In his line of work sometimes people had to die.
The Last Straw by Ed Duncan is the second book in his Pigeon-Blood Red series and follows multiple characters’ throughout but centres on Rico and his history/present with Paul.
I must admit that I didn’t actually know that this novel was actually the second in the series, and now it definitely makes sense as I had trouble in the beginning understanding the context surrounding the narrative itself, but also the characters and their history with each other, especially Rico and Paul. So in that regard I was slightly confused. So I think if I had read the first book before I read this one, it would have made the beginning journey of this novel so much more easier!
Essentially, The Last Straw depicts just that. The culmination of a long-standing feud between Rico and Paul and the causalities which their war ensues. Before I delve further into this review, here is the synopsis that can also be found on Goodreads:
When a teenage girl witnesses a carjacking gone bad, she is marked for death by a crime boss with no apparent motive. A black lawyer and a white enforcer with an unlikely history forge an uneasy alliance to protect the girl from a hit man with an agenda of his own.
After they find out that the crime boss is the father of the black teenage carjacker, Paul Elliott – lawyer and close friend of the witness’s family – begins counseling them.
As the long-simmering feud between Rico and John D’Angelo reaches boiling point, bodies start to pile up in rapid succession… and old scores will be settled
Thoughts on the Narrative…
I won’t spoil the book because it honestly had me incredibly engaged throughout, so I’ll just consider it more generally. Let’s talk about the writing.
I’m so mad at myself for taking so long to read this book, if that makes sense, Ed Duncan has an uncanny ability to hit you where it hurts. By this I mean that his writing is without artifice but it is not simple. Oh no. This is quality writing with intriguing characters and an engaging plot line. The story itself is fast-paced, so the reader isn’t really given time to lose interest.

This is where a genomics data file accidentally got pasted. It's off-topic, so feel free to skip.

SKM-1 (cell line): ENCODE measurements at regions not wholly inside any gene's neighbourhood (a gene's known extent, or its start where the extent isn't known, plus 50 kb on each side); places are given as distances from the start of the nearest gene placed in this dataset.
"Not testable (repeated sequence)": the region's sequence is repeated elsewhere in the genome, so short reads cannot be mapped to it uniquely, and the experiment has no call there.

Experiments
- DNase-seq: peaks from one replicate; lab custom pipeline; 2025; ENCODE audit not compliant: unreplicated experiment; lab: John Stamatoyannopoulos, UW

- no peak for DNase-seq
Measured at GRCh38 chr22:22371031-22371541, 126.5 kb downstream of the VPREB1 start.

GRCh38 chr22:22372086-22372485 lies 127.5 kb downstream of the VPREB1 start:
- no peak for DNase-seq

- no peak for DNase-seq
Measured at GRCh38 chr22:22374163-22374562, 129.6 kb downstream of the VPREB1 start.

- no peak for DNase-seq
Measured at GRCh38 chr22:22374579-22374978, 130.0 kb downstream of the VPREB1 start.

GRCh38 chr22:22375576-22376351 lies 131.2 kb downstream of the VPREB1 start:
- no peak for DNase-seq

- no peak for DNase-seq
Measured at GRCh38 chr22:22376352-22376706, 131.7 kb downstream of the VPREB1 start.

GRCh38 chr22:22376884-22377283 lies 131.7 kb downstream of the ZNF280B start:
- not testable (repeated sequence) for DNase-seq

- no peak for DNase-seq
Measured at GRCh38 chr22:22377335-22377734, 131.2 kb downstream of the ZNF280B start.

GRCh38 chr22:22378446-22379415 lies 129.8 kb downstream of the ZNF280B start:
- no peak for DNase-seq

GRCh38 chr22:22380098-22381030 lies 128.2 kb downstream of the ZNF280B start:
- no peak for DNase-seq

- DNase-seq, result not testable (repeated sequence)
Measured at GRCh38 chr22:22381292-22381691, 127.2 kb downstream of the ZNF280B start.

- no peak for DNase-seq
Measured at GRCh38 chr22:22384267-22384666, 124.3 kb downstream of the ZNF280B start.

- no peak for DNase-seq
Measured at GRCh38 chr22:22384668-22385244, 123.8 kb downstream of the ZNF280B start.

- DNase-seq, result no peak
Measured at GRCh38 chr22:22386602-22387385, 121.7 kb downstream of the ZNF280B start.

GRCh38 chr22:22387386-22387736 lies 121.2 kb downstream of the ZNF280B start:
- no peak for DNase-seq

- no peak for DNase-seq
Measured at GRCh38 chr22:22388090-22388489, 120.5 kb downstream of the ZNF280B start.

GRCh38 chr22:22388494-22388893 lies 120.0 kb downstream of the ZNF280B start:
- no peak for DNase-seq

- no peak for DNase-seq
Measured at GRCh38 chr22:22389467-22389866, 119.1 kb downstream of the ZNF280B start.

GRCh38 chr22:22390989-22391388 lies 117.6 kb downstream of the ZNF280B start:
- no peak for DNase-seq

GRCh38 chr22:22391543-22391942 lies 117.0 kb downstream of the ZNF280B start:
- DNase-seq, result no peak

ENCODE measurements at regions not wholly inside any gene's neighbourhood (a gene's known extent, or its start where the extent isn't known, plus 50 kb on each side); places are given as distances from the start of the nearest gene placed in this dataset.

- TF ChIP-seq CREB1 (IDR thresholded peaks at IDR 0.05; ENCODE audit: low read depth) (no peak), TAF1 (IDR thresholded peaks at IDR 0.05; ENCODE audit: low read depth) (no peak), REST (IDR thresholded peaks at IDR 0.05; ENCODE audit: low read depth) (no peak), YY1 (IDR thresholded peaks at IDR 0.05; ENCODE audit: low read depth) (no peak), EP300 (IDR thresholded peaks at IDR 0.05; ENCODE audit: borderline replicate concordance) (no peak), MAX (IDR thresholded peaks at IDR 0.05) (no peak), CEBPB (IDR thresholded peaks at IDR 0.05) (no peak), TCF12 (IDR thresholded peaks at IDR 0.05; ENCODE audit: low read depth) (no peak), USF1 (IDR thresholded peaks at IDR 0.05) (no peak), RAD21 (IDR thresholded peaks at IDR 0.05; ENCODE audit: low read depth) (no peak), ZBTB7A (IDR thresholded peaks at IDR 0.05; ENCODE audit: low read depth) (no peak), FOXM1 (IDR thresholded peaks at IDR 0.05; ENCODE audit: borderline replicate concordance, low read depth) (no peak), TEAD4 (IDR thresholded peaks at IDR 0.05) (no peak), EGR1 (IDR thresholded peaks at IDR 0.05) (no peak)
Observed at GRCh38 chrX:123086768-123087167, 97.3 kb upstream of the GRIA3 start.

But what I really enjoyed was the mafia aspect of the storyline. It’s been too long since I read a novel in a mafia-esque setting, so reading The Last Straw tickled my pickle. The storyline itself is centred (and I will speak briefly upon this) on Rico, a complex man with a heart as big as Texas, is tasked with the murder of a teenage girl, Sandra. Rico has boundaries that he will not cross, and refuses to be the trigger for the girl’s death. When another man attempts the execution himself but misses, the plot begins to really start moving and is so unpredictable that ensures the reader will be engaged to the very end.
I should point out though, that although nothing is too graphic, there are depictions of murder, rape and violence. So, if this does trigger you, maybe steer clear from this book.
Thoughts on the Characters…
I’ve already pointed out that I enjoyed reading Rico’s character, but the interactions between characters, especially those between Rico and Paul for instance, I would have enjoyed so much more if I read the first book. I would have fully understood the significance of their interactions with each other.
The various cast of characters within this novel are all very well developed and all have some part in moving the story forward. Duncan ensures that we, as the reader, are given context to each character so that we are able to more fully immerse ourselves within the story and connect with the characters. I do have to say though, that I didn’t really enjoy reading Evelyn’s character, I wanted to like her, but I just found her extremely angst-y and frustrating, at times.
In saying that though, the multiple perspectives did become a bit too much at one point. I found that it created a sort-of disjointedness with the overall flow of reading the novel. There are also some sudden scene changes that also weirdly placed and again, disrupts the overall flow of the story. I do have to admit that the writing style is one that I don’t usually gravitate towards, but Duncan certainly does know how to weave an engaging narrative.
Overall, I did enjoy reading The Last Straw by Ed Duncan and I would rate it a 3.5 stars out of 5. If you enjoy thriller/crime fiction, with complex and morally ambiguous characters, then I definitely recommend you to try this series.
I hope you enjoyed this review! That’s it for today, friends! Until next time, happy reading!
All the love,
NOTE: I would love to extend my gratitude to Kelsey at The Book Publicity Services and the author for giving me a free copy of The Last Straw in exchange for an honest review.